If the wood burner gives off too much heat for the room, the space will become unpleasantly hot and the plaster around the stove may crack. Too low and you will not get the desired warmth needed within your chosen space.

As a rough guide, we recommend 1kW of heat output will heat 14 cubic metres.

How close can my TV be to my wood burner?

If you are considering placing your TV on the wall above your wood burner, we would strongly recommend contacting your TV manufacturer to determine how much heat your TV is able to withstand. You may also want to consult the operating manual for further information.

Contact Charnwood today

To find out more about your next wood burner and for advice around suitability for your home, contact Charnwood today. Our friendly, expert team are on hand and more than happy to answer any queries you may have.

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With the sudden drop in temperature and an autumn chill in the air, nothing beats a cosy evening nestled by your wood burning stove.

But as we head towards the winter months, your wood burner could need some TLC before its ready to be used more regularly.

To help keep your wood burner well maintained in readiness for those long winter nights, we’ve compiled our tips on how to clean wood burner glass alongside other upkeep advice.

How to keep wood burner glass clean

Your wood burner is not only a source of warmth, it is also a focal point within your home. Many modern generally feature clean-burn air wash which naturally keep the glass clean. However when used regularly, soot may build up on the glass door, which can drastically reduce the view of the fire. The most common cause of this is when wood with a moisture content higher than 20% is burnt or if a burning log is touching the glass.

Here are some do’s and don’ts on how to keep wood burner glass clean.

Do…

Use a damp crumpled paper towel or newspaper, dip it in fine wood ash and use this to rub the stove glass clean.

If there is substantial build up on the glass, burn a high temperature fire in the wood burning stove before you try to clean the glass. Ensure you have plenty of well-seasoned wood in your wood burner to create a fire of a high temperature.

Make sure you use a wood stove glass cleaner, or a ceramic stove top cleaner.

Ensure you wait until the wood burner glass is cool before you attempt to clean it.

Clean your wood burner glass on a regular basis to prevent a build-up of soot.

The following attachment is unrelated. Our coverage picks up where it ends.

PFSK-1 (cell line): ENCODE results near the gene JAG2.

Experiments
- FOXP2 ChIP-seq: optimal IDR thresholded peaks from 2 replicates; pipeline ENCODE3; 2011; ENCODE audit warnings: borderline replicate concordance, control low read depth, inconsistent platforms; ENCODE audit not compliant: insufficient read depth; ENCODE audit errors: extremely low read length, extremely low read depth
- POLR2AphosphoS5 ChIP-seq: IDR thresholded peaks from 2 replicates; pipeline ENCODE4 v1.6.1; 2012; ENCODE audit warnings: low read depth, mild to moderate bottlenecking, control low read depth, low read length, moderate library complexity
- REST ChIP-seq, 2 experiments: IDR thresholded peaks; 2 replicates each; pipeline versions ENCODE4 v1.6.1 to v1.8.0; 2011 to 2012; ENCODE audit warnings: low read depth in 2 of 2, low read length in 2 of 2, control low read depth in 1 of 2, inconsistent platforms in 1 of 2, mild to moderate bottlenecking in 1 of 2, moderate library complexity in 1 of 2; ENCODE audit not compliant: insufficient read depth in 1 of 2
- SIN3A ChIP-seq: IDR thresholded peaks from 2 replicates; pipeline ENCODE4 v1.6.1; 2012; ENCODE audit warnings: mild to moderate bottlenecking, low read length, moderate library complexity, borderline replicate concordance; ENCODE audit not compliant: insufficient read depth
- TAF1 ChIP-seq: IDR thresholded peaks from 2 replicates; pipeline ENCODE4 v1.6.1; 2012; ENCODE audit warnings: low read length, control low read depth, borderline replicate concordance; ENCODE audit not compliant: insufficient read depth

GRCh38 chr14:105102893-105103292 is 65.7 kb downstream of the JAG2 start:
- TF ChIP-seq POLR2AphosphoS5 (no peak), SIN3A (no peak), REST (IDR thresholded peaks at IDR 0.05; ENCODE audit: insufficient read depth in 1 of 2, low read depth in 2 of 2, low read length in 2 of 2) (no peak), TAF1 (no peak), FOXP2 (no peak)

Don’t…

Never attempt to clean your wood burner glass when there is a fire burning inside the stove or the surface is hot.

Avoid spraying water on hot wood burner glass – this could cause the glass to crack or shatter.

Never use sharp objects or abrasive cleaners to clean your wood burner glass – these could damage and scratch the surface of the glass.

How to clean a wood burner

When it comes to cleaning your wood burner, there are many interior and exterior elements to consider.

Ensure exterior surfaces are cleaned with a soft brush, damp cloth or a vacuum cleaner. These will effectively remove any soot and dirt when the stove is cool.

Take the time to empty out the ash pan and firebox completely when your wood burner is not being used. Inspect the rope seals on the doors and flue, as it is not uncommon for these to become damaged through everyday wear and tear.

Find out more wood burning stove cleaning tips and tricks in our blog: How to clean your wood burning stove.

Why is my wood burner smoking?

If your wood burner is smoking, there could be several reasons, including:

A blocked chimney

The wrong fuel is being used

An issue with the air pressure in the room

A problem with the draw of your chimney

A cold weather snap

To stop your wood burner from smoking, you need to ensure you have the correct air pressure, no chimney blockages and are burning the correct fuel. If you have any further questions about your smoking wood burner, contact us today.

Why does my wood burner smell?

If your wood burner is emitting an unpleasant smell, it is unlikely that this is coming from the wood burner or stove itself. The smell is more likely being caused by other factors, including:

The stove is new and requires a ‘break in’ period

The fire is releasing too much smoke

Burning damp wood which contains too much moisture

Burning polluted wood

The fire isn’t hot enough

Blocked chimney or flue

Insufficient chimney size which cannot easily remove waste smoke and gases

Wet weather

If the weather is much lower than usual and smoke and gases cannot leave the home properly

Reduced airflow

 

Why is my wood burner not getting hot?

If your wood burner is not getting hot, this could be due to a variety of reasons: